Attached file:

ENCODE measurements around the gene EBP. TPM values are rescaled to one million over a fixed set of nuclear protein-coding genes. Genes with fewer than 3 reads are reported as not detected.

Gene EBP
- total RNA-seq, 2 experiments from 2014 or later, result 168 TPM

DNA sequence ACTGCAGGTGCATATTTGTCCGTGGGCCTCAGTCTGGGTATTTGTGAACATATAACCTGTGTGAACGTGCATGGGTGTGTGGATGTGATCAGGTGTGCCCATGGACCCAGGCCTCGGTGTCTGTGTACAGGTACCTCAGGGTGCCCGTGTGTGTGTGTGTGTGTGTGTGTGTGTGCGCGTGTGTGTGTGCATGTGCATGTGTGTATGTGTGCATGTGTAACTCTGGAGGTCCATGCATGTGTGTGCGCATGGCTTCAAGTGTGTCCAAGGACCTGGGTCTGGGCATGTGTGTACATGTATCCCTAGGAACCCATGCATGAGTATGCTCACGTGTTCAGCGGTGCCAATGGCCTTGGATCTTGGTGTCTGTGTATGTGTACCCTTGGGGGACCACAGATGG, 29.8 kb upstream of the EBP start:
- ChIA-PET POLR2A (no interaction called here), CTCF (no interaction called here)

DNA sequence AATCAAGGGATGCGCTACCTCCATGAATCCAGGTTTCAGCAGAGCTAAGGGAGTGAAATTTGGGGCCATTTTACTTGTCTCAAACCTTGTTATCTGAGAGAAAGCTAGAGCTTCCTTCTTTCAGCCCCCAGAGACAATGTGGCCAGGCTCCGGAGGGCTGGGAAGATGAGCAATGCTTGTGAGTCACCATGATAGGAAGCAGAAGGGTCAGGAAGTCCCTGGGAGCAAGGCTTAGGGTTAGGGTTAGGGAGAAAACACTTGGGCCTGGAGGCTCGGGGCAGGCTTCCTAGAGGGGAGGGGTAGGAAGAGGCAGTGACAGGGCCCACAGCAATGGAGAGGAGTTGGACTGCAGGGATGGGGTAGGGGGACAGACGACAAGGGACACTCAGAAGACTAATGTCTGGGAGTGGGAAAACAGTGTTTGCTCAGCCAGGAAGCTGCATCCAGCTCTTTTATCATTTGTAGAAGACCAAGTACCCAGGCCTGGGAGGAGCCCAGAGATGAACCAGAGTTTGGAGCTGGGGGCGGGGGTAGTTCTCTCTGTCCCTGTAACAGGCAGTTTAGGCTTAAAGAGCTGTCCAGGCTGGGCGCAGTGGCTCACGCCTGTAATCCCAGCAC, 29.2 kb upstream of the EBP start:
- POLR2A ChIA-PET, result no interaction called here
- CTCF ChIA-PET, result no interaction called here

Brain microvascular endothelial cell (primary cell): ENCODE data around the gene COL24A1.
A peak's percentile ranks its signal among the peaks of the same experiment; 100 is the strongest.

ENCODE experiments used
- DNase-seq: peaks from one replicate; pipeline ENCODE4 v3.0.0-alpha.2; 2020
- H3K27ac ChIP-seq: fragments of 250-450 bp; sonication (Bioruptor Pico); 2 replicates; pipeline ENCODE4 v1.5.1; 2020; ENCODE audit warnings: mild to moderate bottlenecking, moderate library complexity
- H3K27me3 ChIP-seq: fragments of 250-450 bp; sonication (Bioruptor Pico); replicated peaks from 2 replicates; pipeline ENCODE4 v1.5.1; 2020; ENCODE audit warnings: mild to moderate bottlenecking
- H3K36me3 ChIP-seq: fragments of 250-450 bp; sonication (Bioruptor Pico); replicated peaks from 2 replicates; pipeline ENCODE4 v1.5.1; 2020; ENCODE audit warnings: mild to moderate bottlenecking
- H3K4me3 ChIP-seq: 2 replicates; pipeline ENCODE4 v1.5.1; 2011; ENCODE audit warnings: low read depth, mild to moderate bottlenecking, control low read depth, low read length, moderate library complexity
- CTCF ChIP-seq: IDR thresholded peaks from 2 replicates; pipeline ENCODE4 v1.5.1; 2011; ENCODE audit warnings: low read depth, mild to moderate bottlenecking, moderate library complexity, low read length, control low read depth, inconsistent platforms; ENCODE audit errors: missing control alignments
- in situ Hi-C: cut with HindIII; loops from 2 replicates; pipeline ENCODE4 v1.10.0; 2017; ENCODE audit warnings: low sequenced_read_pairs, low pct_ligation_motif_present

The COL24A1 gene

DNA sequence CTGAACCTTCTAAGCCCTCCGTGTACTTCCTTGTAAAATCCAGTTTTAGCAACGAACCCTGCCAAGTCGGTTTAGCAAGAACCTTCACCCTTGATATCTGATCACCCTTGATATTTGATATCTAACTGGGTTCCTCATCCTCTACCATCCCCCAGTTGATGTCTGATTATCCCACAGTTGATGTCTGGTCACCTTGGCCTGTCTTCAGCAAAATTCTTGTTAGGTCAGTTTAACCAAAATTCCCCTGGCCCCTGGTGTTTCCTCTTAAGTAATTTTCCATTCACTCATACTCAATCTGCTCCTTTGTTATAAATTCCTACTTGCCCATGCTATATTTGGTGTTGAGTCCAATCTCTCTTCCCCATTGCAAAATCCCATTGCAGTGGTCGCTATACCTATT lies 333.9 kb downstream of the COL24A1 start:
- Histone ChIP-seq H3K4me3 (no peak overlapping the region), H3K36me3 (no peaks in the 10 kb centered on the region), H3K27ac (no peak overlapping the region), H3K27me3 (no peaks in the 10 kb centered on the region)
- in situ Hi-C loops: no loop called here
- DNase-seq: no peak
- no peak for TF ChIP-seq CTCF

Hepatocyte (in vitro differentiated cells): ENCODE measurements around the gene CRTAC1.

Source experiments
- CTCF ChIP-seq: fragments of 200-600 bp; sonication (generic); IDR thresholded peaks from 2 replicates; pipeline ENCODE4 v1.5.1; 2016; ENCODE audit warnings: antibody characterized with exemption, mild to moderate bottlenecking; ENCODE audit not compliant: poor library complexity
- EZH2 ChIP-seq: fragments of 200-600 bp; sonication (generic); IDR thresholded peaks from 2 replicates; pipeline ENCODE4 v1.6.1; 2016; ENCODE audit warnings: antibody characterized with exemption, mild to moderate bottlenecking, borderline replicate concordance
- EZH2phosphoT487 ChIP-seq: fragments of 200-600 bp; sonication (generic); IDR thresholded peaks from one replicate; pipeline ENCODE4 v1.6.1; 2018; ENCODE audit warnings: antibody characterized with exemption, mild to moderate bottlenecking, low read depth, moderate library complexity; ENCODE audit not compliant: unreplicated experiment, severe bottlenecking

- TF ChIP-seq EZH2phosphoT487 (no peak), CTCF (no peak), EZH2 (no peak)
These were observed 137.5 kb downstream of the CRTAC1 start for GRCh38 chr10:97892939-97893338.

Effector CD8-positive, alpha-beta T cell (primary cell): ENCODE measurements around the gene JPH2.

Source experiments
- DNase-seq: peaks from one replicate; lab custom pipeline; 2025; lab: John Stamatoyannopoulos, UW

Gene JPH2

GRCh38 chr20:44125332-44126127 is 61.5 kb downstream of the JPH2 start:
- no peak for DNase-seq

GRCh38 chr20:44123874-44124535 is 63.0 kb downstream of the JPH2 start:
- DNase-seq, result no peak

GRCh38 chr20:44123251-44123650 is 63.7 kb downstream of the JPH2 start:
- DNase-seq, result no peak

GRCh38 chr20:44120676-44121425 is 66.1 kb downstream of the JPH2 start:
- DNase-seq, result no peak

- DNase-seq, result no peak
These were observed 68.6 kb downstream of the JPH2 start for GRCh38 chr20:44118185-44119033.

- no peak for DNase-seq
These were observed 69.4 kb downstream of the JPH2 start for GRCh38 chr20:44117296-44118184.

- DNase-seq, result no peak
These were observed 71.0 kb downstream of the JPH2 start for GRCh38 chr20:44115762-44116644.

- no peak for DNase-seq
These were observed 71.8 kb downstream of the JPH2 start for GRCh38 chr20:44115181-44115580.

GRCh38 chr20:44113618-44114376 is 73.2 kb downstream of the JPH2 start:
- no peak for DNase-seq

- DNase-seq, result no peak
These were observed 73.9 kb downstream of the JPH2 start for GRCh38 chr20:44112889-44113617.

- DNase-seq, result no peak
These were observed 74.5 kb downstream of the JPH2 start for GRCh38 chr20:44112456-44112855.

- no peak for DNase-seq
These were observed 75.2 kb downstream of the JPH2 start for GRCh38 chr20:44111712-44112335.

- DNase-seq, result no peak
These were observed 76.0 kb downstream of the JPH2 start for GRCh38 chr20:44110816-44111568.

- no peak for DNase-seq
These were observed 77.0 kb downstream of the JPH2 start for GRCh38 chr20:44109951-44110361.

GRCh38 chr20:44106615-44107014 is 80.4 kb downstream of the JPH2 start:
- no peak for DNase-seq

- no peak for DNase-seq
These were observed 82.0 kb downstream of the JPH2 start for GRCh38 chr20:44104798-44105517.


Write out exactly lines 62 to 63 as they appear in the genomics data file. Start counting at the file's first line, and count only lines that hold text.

- no peak for DNase-seq
These were observed 77.0 kb downstream of the JPH2 start for GRCh38 chr20:44109951-44110361.